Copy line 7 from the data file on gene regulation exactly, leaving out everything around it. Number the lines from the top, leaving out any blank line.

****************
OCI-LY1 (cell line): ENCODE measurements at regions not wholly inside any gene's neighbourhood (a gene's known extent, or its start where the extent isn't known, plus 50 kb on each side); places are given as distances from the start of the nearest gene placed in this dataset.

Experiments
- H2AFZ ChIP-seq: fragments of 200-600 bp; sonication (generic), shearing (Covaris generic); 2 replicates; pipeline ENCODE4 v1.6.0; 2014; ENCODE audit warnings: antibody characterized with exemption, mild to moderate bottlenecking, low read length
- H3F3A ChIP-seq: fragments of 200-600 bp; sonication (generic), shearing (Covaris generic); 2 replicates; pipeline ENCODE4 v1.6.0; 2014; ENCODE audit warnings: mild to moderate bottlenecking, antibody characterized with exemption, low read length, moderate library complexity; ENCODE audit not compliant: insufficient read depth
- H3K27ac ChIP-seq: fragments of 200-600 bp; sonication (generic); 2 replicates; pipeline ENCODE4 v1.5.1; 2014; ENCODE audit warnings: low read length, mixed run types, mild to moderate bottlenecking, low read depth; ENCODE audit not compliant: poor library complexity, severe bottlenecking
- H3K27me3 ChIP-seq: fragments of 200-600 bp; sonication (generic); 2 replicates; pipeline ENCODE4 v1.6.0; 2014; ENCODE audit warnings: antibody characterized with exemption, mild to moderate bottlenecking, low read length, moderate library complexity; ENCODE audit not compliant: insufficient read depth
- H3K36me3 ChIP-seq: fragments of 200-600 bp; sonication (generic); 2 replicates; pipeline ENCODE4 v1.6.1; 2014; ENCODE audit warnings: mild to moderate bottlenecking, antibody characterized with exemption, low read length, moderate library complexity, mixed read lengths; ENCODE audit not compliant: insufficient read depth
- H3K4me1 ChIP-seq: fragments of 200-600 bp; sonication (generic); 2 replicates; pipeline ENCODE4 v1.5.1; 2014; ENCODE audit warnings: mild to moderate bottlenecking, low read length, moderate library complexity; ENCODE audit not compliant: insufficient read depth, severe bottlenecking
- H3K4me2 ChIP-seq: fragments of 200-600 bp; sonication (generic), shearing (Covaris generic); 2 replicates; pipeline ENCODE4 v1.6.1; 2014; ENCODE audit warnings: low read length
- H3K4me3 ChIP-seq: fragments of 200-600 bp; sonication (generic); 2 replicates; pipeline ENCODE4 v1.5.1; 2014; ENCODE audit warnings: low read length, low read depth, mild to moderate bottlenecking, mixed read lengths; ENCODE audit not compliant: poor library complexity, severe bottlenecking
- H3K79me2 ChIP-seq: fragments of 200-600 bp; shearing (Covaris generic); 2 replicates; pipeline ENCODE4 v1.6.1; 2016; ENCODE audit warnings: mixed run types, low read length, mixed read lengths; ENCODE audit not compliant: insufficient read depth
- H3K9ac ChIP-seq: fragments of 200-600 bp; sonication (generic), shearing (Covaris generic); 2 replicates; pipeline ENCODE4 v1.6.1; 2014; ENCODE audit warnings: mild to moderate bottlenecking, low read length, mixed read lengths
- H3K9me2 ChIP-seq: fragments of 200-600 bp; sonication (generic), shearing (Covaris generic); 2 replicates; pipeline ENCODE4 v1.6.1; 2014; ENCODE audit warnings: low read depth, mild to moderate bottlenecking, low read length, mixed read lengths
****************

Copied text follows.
- H3K36me3 ChIP-seq: fragments of 200-600 bp; sonication (generic); 2 replicates; pipeline ENCODE4 v1.6.1; 2014; ENCODE audit warnings: mild to moderate bottlenecking, antibody characterized with exemption, low read length, moderate library complexity, mixed read lengths; ENCODE audit not compliant: insufficient read depth